New mugs dis­tributed to replace the paper cups. | Col­legian


Paper to-go cups are now a no-go in the Knorr Dining Room.

Instead, Bon Appétit Man­agement Company, the college’s food service, is pro­viding 1,600 reusable ther­moses to stu­dents, faculty, and staff as a replacement to reduce waste, said David Apthorpe, Bon Appétit’s Hillsdale manager. Dis­carding the paper cups aligned with the food service company’s sus­tain­ability goals, he said.

“More than 80,000 cups and sleeves and lids hit the trash each year,” Apthorpe said. “That’s just not man­ageable.”

Bon Appétit decided the solution was to provide each student with a to-go thermos, so patrons can still take coffee, tea, and other drinks after leaving the cafe­teria. Bon Appétit, however, has not decided if it will provide ther­moses in the future.

“We didn’t want to pull the rug out and not give people another option,” he said. “So even though we’re taking away part of a service, we’re also pro­viding a gift.”

Bon Appétit Director of Oper­a­tions Anna Haru­tunian said the to-go tum­blers allow the company to maintain an equi­librium between two of the food service’s main goals: reducing waste and main­taining con­ve­nience.

“This is a win-win sit­u­ation for the college and our envi­ronment,” Haru­tunian said in an email.

Haru­tunian said those who weren’t directly given a thermos can pick one up at the front desk of the Grewcock Student Union, and faculty inter­ested in receiving their free thermos can do so at the front desk in the dining hall.

Haru­tunian said Bon Appétit plans on pro­viding incoming freshmen with a thermos each year, and extra tum­blers will be available to those who lose theirs.

Bon Appétit’s decision received pushback from stu­dents, however. Several said it is an incon­ve­nience, espe­cially upper­classmen who were accus­tomed to Bon Appétit’s pre­vious system.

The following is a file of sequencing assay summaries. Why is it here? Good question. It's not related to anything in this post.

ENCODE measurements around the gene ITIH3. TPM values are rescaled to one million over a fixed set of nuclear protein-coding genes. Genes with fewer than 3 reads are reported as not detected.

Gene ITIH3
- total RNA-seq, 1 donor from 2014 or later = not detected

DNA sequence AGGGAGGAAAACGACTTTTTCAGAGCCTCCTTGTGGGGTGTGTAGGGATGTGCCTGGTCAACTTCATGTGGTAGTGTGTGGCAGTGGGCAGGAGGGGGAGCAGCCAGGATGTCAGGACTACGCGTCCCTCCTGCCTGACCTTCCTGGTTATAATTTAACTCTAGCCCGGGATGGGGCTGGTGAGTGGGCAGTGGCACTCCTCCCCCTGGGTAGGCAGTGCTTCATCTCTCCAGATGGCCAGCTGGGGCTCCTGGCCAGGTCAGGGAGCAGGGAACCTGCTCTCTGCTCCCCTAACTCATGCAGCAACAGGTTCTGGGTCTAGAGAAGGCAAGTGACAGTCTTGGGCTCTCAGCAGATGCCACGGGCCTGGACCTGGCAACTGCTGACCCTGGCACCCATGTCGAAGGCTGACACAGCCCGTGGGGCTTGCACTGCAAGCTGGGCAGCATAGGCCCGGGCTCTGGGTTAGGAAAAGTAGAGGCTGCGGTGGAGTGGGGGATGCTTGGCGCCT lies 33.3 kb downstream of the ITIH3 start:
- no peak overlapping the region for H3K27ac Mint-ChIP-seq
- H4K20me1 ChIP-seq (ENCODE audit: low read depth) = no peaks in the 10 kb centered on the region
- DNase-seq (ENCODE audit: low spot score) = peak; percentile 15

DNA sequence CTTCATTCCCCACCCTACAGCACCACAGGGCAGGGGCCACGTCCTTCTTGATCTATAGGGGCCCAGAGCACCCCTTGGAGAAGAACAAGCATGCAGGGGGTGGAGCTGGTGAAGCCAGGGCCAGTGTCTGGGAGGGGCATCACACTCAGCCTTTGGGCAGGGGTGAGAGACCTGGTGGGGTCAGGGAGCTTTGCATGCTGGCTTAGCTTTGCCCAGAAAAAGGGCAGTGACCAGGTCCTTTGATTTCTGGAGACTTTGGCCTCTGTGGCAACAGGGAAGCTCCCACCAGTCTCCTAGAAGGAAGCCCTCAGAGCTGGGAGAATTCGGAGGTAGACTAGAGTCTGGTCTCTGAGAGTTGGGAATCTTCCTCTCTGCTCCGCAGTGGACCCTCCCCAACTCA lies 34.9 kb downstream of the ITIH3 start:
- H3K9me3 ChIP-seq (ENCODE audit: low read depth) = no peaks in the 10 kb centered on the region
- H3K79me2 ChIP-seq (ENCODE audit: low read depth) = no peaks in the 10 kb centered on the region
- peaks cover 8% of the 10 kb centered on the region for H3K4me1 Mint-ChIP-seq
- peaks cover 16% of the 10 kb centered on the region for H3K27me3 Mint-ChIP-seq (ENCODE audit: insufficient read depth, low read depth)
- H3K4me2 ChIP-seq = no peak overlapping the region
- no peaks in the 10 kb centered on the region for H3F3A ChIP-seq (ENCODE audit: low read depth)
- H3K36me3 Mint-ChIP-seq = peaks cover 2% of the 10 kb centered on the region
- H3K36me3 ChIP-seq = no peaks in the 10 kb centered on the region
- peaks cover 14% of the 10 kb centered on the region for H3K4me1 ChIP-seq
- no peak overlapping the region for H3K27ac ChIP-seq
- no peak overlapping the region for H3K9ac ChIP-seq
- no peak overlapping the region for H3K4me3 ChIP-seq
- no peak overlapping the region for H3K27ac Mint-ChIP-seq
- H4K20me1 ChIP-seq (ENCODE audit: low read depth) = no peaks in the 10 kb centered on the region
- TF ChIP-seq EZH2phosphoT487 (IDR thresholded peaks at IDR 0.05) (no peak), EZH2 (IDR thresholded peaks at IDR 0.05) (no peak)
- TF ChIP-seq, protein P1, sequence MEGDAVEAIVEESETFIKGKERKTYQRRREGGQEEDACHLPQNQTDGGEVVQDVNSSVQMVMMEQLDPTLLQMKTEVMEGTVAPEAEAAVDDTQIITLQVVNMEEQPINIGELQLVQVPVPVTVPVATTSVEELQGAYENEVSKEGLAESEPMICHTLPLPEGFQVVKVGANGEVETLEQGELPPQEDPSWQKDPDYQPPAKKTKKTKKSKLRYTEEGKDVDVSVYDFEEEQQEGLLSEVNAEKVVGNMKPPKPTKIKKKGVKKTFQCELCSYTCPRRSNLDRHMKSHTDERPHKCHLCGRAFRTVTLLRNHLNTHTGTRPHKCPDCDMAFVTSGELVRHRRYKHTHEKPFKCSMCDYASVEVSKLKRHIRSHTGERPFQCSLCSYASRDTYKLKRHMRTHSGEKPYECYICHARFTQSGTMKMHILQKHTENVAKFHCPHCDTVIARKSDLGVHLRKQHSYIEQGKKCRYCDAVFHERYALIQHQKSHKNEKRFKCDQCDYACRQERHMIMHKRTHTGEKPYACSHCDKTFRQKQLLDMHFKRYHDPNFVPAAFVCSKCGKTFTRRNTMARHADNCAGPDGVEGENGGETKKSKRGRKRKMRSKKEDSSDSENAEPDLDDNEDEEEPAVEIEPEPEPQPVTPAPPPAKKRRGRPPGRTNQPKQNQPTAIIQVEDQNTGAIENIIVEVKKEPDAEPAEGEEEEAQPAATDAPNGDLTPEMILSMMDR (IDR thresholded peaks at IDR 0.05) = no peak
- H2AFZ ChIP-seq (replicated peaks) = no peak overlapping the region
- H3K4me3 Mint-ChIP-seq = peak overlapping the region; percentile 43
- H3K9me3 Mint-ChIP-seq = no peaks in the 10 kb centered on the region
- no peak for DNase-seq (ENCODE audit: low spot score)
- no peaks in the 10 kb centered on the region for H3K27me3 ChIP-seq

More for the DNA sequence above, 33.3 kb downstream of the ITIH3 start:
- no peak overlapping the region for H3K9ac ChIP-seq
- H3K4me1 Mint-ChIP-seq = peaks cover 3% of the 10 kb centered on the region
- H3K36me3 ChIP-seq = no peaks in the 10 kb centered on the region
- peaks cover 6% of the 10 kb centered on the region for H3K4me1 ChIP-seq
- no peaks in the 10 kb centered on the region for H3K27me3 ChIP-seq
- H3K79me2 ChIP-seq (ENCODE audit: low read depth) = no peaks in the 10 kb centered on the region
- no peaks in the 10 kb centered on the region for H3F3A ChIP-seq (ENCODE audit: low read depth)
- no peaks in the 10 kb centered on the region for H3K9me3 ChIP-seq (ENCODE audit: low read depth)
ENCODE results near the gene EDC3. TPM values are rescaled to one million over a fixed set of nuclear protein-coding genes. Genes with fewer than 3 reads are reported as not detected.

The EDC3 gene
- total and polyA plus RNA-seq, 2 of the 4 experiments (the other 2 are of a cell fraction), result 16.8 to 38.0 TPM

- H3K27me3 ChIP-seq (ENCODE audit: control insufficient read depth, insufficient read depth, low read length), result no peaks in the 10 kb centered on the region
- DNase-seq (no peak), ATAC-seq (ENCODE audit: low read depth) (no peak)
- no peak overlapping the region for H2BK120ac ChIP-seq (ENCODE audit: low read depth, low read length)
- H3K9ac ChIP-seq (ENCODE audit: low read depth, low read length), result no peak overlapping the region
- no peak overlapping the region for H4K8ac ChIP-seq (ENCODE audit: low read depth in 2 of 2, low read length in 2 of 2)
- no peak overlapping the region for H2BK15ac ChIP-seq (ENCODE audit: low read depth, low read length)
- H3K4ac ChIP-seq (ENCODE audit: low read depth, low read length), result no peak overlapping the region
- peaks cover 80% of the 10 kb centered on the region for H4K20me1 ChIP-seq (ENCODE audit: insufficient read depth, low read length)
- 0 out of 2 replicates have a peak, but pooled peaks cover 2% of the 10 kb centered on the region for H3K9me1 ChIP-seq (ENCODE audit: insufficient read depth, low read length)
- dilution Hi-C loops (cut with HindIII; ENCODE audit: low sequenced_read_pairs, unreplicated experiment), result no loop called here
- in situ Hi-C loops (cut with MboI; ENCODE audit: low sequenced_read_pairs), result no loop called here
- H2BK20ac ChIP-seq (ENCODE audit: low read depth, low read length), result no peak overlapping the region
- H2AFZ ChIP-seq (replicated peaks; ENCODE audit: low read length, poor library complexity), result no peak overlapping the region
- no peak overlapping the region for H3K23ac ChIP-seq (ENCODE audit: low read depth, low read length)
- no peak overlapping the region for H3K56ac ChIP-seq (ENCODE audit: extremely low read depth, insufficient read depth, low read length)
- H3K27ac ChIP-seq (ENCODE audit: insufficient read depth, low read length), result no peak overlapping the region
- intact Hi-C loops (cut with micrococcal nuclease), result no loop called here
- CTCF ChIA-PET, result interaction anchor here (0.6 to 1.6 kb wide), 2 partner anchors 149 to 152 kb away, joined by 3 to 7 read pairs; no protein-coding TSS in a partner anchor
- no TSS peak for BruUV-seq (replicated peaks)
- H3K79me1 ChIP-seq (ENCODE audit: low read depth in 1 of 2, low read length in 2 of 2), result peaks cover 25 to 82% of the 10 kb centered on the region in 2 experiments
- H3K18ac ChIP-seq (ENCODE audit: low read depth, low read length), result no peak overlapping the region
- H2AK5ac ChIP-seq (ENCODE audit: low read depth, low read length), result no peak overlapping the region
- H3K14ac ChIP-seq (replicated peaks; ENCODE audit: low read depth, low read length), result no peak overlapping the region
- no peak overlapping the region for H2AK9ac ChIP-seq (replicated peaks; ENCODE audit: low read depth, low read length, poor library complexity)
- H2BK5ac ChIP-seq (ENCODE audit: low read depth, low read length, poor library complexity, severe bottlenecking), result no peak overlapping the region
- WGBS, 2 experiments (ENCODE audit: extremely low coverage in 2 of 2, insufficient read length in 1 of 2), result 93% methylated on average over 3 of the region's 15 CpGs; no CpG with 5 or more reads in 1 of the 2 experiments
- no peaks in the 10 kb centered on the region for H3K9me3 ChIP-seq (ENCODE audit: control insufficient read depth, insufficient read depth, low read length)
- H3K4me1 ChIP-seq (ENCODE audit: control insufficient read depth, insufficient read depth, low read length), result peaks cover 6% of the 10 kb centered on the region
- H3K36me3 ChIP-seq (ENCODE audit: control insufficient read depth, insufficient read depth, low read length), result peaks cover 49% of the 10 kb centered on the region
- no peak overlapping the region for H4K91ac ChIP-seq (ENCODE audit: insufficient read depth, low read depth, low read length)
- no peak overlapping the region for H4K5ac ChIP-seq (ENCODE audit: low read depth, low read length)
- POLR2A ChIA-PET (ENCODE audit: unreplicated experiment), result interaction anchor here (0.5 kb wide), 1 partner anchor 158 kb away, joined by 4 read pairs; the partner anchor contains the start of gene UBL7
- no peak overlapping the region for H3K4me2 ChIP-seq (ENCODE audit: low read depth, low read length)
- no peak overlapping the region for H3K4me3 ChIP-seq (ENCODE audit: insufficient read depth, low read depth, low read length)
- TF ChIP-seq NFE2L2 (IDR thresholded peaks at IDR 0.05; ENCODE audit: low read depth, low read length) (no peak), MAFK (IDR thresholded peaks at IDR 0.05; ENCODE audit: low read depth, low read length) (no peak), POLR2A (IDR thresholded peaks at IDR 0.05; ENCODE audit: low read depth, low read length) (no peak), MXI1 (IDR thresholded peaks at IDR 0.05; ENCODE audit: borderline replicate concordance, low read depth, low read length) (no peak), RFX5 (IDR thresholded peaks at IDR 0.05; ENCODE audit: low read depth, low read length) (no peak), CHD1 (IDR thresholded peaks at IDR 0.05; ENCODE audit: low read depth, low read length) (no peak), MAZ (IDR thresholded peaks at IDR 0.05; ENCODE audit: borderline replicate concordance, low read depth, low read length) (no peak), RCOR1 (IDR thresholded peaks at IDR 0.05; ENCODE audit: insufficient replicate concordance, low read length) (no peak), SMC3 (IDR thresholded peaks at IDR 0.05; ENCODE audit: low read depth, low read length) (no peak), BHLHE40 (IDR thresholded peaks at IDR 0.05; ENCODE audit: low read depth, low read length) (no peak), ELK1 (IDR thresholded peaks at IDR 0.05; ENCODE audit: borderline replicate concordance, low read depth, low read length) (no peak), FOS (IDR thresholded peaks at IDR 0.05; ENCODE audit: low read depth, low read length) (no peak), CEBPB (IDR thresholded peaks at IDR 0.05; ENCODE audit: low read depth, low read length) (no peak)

“It seems as if Bon Appétit spent a sig­nif­icant amount of money pur­chasing to-go con­tainers which stu­dents are going to bring back only on occasion, if at all,” senior Katie Mersereau said. “There is no question that a small 8-ounce bev­erage to go at every single meal is absolutely jus­tified for the price of the meal plan they’re paying for.”

Apthorpe said Bon Appétit expected the com­plaints, saying it happens each time the cafe­teria makes a sig­nif­icant change.

“Every time you’re changing a behavior or expec­tation, there’s going to be pushback,” he said. “As people get used to it, it will be fine.”

Apthorpe said he expects Bon Appétit to con­tinue receiving feedback cards demanding the dis­posable cups back. The cafe­teria stands by its decision, however, because part of Bon Appétit’s mission is to provide a food service sus­tainable for the future.

“If we can elim­inate 80,000 paper cups going to the trash, we see that as a good thing,” Apthorpe said.

Junior Andrea Wallace, pres­ident of the Con­ser­vation Club, said she agreed with Bon Appétit’s decision because being envi­ron­men­tally con­scious is essential in day-to-day life — even at college.

“Studies have shown that if one con­sumes and dis­poses of one paper cup of coffee a day, they will gen­erate 23 pounds of waste each year,” Wallace said in an email. “Let’s say an average of 500 stu­dents consume a to-go bev­erage from the cafe­teria daily — that would result in 11,500 pounds of waste.”

A con­se­quence of Bon Appétit’s switch is the increasing number of ceramic mugs dis­ap­pearing from the cafe­teria. Stu­dents forget their ther­moses and leave with the sit-in mugs available to them, Apthorpe said. He said this is a reality Bon Appétit is willing to face.

Apthorpe said the desire to reduce the amount of food being taken from the cafe­teria also went into the decision.

“It’s def­i­nitely an added benefit,” he said. “But the ther­moses obvi­ously don’t pro­hibit it from hap­pening alto­gether. But when things leave the cafe, it dimin­ishes the value for everyone else who comes in.”

Haru­tunian said Bon Appétit is willing to adjust and adapt to their customer’s needs.

“If a more effi­cient or unique way of ser­vicing our cus­tomers and elim­i­nating waste becomes available we may go that route,” she said in an email. “We are not doing this as a gimmick. We truly appre­ciate our cus­tomers and our envi­ronment. Stu­dents matter, the college matters, and our envi­ronment matters.”